Announcement: Guest Lecture in October!

We are happy to welcome Prof. Peter Westh for a guest lecture on "Reaction Pathways for Enzymatic Degradation of PET: What Characterizes an Efficient PET-Hydrolase?" on Friday, 6th of October 2023, at 11 a.m. (CEST).

Recent literature has described a number of PET hydrolases that efficiently deconstruct polyester waste, and it appears that the stability and catalytic efficacy of these enzymes has now reached a level, where in may support commercial bioprocessing. Ultimately, the performance of PET hydrolases must be assessed by their ability to convert insoluble, polymeric PET to the monomers terethphalic acid (TPA) and ethylene glycol (EG). However, rational understanding of the process will require insights into the reaction path between PET and its monomers, and this understanding, in turn, is central for optimization through enzyme- and process engineering.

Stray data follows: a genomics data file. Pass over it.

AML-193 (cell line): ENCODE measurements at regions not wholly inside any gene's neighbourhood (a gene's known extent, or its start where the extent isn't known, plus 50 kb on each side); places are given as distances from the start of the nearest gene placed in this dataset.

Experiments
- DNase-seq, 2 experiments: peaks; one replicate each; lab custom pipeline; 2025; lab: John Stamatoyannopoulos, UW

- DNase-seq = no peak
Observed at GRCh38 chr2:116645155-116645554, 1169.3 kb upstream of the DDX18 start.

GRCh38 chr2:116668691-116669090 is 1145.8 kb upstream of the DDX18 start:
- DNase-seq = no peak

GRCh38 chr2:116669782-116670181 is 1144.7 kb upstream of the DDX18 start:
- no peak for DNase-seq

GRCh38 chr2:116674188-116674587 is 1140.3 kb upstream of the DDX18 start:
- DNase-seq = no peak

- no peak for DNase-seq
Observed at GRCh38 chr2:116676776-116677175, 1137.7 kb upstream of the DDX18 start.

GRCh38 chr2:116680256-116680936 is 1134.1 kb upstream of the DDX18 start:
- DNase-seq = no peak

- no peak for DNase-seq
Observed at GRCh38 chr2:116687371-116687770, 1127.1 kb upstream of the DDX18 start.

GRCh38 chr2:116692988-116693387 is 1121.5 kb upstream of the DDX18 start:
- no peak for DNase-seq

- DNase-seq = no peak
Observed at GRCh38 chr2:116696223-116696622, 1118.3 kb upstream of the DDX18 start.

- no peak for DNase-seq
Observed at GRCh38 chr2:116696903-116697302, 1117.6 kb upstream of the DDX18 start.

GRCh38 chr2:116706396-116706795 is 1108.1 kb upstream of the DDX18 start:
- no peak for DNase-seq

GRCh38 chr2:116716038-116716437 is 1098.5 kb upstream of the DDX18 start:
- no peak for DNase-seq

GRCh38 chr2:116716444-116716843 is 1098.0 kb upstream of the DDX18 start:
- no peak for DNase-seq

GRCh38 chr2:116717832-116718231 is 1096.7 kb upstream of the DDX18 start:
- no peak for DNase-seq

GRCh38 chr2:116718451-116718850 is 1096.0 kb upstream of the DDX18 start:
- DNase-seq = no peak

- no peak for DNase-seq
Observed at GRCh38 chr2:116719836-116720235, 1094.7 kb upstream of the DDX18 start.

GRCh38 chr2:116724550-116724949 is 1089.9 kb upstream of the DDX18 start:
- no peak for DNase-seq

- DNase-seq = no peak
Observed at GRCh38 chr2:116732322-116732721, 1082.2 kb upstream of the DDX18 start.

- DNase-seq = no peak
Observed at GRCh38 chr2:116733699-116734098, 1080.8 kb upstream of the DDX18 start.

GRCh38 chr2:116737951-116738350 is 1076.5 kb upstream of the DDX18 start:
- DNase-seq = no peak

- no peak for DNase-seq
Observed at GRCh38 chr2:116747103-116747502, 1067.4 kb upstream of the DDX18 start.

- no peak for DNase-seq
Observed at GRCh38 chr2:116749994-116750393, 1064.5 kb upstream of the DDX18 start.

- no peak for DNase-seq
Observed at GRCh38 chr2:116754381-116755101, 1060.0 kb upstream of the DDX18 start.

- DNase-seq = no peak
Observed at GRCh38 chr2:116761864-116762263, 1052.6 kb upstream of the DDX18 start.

Here we present a comparative biochemical analysis of several PET hydrolases (both proficient and mediocre), with special focus on the reaction pathway. The results show that most monomers are formed through soluble intermediates with 2-4 TPA moieties, and that the endolytic production of intermediates is a key determinant for an efficient enzyme reaction.